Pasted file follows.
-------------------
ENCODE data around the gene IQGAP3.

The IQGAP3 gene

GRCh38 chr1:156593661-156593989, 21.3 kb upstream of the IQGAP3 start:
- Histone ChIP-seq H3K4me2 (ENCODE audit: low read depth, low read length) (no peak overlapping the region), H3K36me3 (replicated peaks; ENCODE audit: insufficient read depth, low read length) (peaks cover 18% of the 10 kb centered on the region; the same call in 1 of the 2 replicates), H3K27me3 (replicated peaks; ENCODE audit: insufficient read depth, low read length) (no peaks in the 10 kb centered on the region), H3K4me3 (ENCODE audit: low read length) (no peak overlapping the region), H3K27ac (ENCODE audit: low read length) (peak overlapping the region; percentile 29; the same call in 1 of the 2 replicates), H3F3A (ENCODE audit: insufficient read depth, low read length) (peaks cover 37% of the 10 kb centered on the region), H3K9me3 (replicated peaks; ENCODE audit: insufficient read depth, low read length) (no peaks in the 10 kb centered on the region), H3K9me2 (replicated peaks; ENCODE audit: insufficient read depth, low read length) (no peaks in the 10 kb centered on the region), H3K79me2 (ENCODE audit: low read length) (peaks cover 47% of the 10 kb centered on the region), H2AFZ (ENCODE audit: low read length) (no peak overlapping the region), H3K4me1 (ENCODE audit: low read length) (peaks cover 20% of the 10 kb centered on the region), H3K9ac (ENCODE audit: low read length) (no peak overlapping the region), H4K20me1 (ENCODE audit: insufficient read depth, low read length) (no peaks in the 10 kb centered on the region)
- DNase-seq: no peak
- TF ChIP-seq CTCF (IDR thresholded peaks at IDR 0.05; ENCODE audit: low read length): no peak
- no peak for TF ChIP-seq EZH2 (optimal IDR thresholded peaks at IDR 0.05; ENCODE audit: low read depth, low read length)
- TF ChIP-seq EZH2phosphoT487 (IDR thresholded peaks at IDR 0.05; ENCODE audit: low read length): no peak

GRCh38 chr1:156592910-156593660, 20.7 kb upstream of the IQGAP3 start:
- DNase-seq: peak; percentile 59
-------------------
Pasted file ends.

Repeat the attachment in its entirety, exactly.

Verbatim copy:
ENCODE data around the gene IQGAP3.

The IQGAP3 gene

GRCh38 chr1:156593661-156593989, 21.3 kb upstream of the IQGAP3 start:
- Histone ChIP-seq H3K4me2 (ENCODE audit: low read depth, low read length) (no peak overlapping the region), H3K36me3 (replicated peaks; ENCODE audit: insufficient read depth, low read length) (peaks cover 18% of the 10 kb centered on the region; the same call in 1 of the 2 replicates), H3K27me3 (replicated peaks; ENCODE audit: insufficient read depth, low read length) (no peaks in the 10 kb centered on the region), H3K4me3 (ENCODE audit: low read length) (no peak overlapping the region), H3K27ac (ENCODE audit: low read length) (peak overlapping the region; percentile 29; the same call in 1 of the 2 replicates), H3F3A (ENCODE audit: insufficient read depth, low read length) (peaks cover 37% of the 10 kb centered on the region), H3K9me3 (replicated peaks; ENCODE audit: insufficient read depth, low read length) (no peaks in the 10 kb centered on the region), H3K9me2 (replicated peaks; ENCODE audit: insufficient read depth, low read length) (no peaks in the 10 kb centered on the region), H3K79me2 (ENCODE audit: low read length) (peaks cover 47% of the 10 kb centered on the region), H2AFZ (ENCODE audit: low read length) (no peak overlapping the region), H3K4me1 (ENCODE audit: low read length) (peaks cover 20% of the 10 kb centered on the region), H3K9ac (ENCODE audit: low read length) (no peak overlapping the region), H4K20me1 (ENCODE audit: insufficient read depth, low read length) (no peaks in the 10 kb centered on the region)
- DNase-seq: no peak
- TF ChIP-seq CTCF (IDR thresholded peaks at IDR 0.05; ENCODE audit: low read length): no peak
- no peak for TF ChIP-seq EZH2 (optimal IDR thresholded peaks at IDR 0.05; ENCODE audit: low read depth, low read length)
- TF ChIP-seq EZH2phosphoT487 (IDR thresholded peaks at IDR 0.05; ENCODE audit: low read length): no peak

GRCh38 chr1:156592910-156593660, 20.7 kb upstream of the IQGAP3 start:
- DNase-seq: peak; percentile 59